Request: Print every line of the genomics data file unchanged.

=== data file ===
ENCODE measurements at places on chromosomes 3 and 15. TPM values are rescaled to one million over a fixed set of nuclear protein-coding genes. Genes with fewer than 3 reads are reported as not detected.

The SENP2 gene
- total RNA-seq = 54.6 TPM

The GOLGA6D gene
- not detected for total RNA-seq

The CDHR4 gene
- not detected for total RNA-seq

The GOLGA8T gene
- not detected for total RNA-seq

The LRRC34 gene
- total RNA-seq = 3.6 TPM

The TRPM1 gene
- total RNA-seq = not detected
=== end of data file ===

ENCODE measurements at places on chromosomes 3 and 15. TPM values are rescaled to one million over a fixed set of nuclear protein-coding genes. Genes with fewer than 3 reads are reported as not detected.

The SENP2 gene
- total RNA-seq = 54.6 TPM

The GOLGA6D gene
- not detected for total RNA-seq

The CDHR4 gene
- not detected for total RNA-seq

The GOLGA8T gene
- not detected for total RNA-seq

The LRRC34 gene
- total RNA-seq = 3.6 TPM

The TRPM1 gene
- total RNA-seq = not detected